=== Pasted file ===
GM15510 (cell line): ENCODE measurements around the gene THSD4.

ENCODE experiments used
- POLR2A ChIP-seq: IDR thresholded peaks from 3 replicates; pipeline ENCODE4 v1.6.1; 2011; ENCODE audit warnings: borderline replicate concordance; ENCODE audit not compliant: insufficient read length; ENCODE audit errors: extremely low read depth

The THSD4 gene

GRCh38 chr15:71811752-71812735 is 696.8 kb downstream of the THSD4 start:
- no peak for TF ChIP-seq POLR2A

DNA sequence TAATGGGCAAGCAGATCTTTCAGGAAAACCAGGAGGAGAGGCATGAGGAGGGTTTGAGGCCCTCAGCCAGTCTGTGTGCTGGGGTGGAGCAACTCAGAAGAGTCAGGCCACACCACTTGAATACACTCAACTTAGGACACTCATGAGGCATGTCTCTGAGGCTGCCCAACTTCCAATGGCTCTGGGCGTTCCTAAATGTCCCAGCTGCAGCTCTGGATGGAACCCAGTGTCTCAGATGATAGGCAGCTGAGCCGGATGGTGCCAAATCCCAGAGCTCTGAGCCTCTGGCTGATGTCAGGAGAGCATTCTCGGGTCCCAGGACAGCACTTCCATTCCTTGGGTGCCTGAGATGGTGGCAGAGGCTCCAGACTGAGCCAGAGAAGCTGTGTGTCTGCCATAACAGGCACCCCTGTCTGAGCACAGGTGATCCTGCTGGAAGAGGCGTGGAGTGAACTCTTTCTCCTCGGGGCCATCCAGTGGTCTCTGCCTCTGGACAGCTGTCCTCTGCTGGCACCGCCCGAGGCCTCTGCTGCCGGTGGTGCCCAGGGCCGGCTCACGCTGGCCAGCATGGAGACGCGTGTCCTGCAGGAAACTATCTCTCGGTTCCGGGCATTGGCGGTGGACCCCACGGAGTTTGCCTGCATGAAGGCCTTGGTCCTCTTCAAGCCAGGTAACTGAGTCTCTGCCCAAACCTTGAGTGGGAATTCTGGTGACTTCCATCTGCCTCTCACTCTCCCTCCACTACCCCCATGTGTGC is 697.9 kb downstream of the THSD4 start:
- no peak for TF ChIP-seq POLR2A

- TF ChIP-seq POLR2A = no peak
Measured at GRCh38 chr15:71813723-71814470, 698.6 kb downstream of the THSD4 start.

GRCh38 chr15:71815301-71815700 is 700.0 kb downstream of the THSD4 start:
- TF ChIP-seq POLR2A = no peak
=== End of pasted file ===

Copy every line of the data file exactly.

GM15510 (cell line): ENCODE measurements around the gene THSD4.

ENCODE experiments used
- POLR2A ChIP-seq: IDR thresholded peaks from 3 replicates; pipeline ENCODE4 v1.6.1; 2011; ENCODE audit warnings: borderline replicate concordance; ENCODE audit not compliant: insufficient read length; ENCODE audit errors: extremely low read depth

The THSD4 gene

GRCh38 chr15:71811752-71812735 is 696.8 kb downstream of the THSD4 start:
- no peak for TF ChIP-seq POLR2A

DNA sequence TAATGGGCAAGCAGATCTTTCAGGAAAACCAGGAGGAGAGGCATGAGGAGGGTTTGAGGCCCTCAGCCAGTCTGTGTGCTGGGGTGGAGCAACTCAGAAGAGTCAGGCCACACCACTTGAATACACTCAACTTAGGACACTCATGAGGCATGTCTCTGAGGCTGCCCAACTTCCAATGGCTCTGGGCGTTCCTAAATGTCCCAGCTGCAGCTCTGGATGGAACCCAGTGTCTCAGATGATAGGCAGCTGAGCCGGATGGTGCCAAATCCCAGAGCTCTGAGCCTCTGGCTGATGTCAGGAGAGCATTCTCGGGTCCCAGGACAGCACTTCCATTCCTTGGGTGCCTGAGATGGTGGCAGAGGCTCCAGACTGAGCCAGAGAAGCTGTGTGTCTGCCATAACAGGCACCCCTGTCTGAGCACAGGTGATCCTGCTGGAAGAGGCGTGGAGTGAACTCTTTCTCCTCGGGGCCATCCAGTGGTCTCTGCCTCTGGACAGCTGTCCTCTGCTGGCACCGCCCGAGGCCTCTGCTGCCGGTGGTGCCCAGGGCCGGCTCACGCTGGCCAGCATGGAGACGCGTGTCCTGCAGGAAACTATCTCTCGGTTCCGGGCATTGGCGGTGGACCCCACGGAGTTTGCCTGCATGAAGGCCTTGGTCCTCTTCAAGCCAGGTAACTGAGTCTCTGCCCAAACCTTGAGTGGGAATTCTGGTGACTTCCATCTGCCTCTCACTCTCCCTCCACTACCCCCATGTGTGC is 697.9 kb downstream of the THSD4 start:
- no peak for TF ChIP-seq POLR2A

- TF ChIP-seq POLR2A = no peak
Measured at GRCh38 chr15:71813723-71814470, 698.6 kb downstream of the THSD4 start.

GRCh38 chr15:71815301-71815700 is 700.0 kb downstream of the THSD4 start:
- TF ChIP-seq POLR2A = no peak